As the end of this academic year draws ever nearer, our GCSE pupils may be in need of a little guidance in preparation for their forthcoming English exams. I can remember being unsure how best to revise for English when I was at school. It is not always as simple as learning facts and regurgitating them in order. Once you know that poem or that story, what do you do with that information? Once you have the names of all of the writing types and their language features under your belt, what do you do with them? Having spent the last year teaching pupils how to use SOLO effectively, I am now using SOLO as a tool to help them revise. I will share as many ideas as possible over the next few days including: reading, writing, contemporary texts, poetry and finally some in class, last minute revision ideas. I hope you find it useful.
During the AQA English Language exam, the pupils will be expected to produce two writing responses one demonstrating their ability to inform, explain or describe, the other to persuade or argue. I am going to provide them with a simple to follow preparation structure that can be used to create any written response. The idea is that they plan using this structure every time they practice writing (I will also provide them with a list of potential questions). Planning in this way should soon become second nature to them and so they will be able to quickly form a plan in their writing exam, avoiding the age old problem of “I just don’t know how to start.”
I call it the three point plan as it has three main actions to put into practice: identify what, preparing all necessary elements and linking work as a whole. I demonstrated this earlier in my ‘using SOLO in writing tasks’ blog. However, in exam conditions, pupils have far less time and therefore need to adapt the plan to be brief while still using it effectively to create a well constructed response.
STEP ONE UNISTRUCTURAL
Pupils write the question as the centre of their plan to remind themselves that this is at the heart of everything that they do. They must then quickly identify the GAP and LIST (genre, audience, purpose, language, information, style and tone). It is important that I provide them with a range of potential exam questions to practice their unistructural responses to ensure they are not surprised by anything they are faced with in the exam. This step should be quick and simple. I am writing an G -article for A – Teenagers to P- Inform them how to be polite. If they feel confident in completing this first step, they will have broken that frightening barrier of putting pen to paper and they will be on their way to success.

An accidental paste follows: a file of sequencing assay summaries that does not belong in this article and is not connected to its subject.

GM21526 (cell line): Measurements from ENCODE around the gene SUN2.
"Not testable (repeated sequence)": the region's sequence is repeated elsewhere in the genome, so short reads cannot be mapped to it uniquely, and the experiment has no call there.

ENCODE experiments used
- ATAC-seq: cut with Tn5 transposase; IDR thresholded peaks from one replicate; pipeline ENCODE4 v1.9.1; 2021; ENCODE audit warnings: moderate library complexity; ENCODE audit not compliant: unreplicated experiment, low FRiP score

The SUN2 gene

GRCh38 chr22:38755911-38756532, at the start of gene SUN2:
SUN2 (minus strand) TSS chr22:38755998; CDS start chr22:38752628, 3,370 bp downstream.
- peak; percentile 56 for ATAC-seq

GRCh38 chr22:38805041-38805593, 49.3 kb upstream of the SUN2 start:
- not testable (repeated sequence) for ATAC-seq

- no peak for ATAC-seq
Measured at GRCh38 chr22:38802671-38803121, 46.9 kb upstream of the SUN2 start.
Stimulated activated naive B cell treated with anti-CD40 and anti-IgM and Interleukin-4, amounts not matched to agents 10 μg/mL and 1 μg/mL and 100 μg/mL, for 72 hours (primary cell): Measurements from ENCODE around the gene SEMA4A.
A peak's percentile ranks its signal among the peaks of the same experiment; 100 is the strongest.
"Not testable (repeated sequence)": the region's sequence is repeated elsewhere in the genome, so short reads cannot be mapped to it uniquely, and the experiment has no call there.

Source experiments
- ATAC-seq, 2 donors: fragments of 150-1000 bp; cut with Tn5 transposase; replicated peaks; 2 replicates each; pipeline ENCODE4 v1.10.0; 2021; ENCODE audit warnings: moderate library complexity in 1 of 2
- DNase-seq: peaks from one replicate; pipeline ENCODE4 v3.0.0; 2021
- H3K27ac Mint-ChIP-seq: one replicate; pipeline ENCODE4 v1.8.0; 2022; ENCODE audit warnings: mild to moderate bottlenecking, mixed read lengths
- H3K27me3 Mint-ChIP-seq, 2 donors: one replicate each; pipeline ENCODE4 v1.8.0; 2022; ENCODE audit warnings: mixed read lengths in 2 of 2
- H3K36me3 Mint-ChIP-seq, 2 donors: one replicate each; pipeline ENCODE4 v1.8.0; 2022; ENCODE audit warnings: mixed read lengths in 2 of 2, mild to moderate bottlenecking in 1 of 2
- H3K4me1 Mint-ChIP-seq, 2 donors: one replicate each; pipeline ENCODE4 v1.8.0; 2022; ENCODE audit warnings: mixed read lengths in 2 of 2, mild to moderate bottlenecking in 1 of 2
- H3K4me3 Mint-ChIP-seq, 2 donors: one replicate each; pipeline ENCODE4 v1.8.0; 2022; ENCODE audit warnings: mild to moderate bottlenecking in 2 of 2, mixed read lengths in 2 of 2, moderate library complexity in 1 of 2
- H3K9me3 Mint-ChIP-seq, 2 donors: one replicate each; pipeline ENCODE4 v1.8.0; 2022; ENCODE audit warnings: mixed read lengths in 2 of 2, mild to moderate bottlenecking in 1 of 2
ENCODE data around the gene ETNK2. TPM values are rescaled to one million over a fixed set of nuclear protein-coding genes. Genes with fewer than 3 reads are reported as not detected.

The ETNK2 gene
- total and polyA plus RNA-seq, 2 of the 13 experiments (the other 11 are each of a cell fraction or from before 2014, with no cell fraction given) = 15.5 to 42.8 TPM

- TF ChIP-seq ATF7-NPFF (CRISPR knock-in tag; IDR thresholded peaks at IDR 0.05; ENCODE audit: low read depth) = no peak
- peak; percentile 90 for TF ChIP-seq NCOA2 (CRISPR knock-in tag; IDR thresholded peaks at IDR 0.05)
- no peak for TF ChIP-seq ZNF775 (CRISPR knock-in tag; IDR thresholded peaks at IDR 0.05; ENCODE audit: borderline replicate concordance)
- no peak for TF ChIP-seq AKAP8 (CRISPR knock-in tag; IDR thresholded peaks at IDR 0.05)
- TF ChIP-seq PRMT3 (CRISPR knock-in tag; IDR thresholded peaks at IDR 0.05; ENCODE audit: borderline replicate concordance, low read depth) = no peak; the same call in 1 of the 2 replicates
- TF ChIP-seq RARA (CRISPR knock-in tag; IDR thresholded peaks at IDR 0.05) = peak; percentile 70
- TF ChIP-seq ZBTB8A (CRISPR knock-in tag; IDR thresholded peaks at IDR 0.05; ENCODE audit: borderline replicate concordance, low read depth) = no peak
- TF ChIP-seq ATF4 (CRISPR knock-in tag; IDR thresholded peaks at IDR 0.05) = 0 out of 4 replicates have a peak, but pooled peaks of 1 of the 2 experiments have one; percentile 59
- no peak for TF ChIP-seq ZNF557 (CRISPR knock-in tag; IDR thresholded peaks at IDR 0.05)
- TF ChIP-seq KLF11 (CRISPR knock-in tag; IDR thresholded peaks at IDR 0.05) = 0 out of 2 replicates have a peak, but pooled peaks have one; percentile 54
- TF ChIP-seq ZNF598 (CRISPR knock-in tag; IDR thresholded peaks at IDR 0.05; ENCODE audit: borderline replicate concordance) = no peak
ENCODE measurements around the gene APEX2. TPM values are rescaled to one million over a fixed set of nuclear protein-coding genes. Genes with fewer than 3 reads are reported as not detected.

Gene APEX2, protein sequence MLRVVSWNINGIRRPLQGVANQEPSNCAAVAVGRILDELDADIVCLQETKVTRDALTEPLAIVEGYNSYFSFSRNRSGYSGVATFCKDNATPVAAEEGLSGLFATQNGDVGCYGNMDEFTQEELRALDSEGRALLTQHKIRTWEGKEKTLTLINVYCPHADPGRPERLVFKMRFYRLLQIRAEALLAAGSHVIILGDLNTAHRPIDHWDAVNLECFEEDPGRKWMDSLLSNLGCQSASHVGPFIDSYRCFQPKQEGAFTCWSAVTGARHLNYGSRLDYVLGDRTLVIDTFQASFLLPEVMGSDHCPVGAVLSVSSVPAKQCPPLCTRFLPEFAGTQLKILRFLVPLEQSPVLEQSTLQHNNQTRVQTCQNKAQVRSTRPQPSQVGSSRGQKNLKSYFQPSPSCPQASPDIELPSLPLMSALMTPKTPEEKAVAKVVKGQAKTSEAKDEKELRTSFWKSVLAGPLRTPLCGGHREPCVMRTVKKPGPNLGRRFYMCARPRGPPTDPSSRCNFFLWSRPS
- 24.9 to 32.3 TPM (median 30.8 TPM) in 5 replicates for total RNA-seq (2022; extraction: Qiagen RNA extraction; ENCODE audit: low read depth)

STAGE TWO MULTI STRUCTURAL
Next, pupils need to think of clear paragraph topics, ensure that they plan to use appropriate language features for the writing type specified and ensure sentence structures and punctuation are factored in too. I always see the multi structural phase as being the most important as this part is where the vital details are added. If this phase is skipped, paragraphs tend to be less well formed and the over all direction of the writing is less clear. If you get the multistructural step right, you are planning for perfection. I ask pupils to identify specific language devices that they will use and list them; they also list punctuation to remind them to use a full range. A few ideas about content are added to each paragraph so that they know what they will be writing about and how they can fit it all together. No longer than five minutes should be spent on planning so a brief idea of each paragraph is all that is necessary.
STAGE THREE RELATIONAL
As pupils are creating their paragraph topics during the multistructural step, they will automatically be creating links between paragraphs: “This one comes first, then I will say this and finally I will say this.” However, well linked paragraphs say more than just “firstly, secondly, thirdly, fourthly…” Although linking like this does lead you through the paragraphs, it is forced and boring. Pupils should be looking at how the topic of each paragraph leads into the next and how their last and first sentences could work together to create cohesion. This can be added to the plan as an arrow between paragraphs and the link that will tie them together identified. Linking the first and last paragraphs in some way can also help to create a nicely developed piece of writing and this should be tackled during this stage too.
In twenty five minutes, it is going to be difficult for many pupils to have an absolutely original idea that will blow the examiner away. However, as part of the revision process, I am asking pupils to end their plan by reviewing it for originality and perfection. They should spend a moment asking themselves, is this bog standard and boring? Could I add any extra flair? Of course, extended abstract is about being an expert on a topic and as experts, pupils should be able to identify if the writing type requires that extra flair of originality such as adding an extended metaphor or looking from an entirely different perspective or, if it is a more functional piece of writing, they should recognise that perfect precision is actually enough.
…tomorrow…the reading exam
Hi, I wondered if you would now be moving to using GAP SPLITT in the planning or remaining with GAP LIST?
I have moved to GAP SPLITT now as it is the structure we agreed upon as a school. We delivered training and offered support out to all departments. We also put it into the student/ teacher planner for easy access in every subject.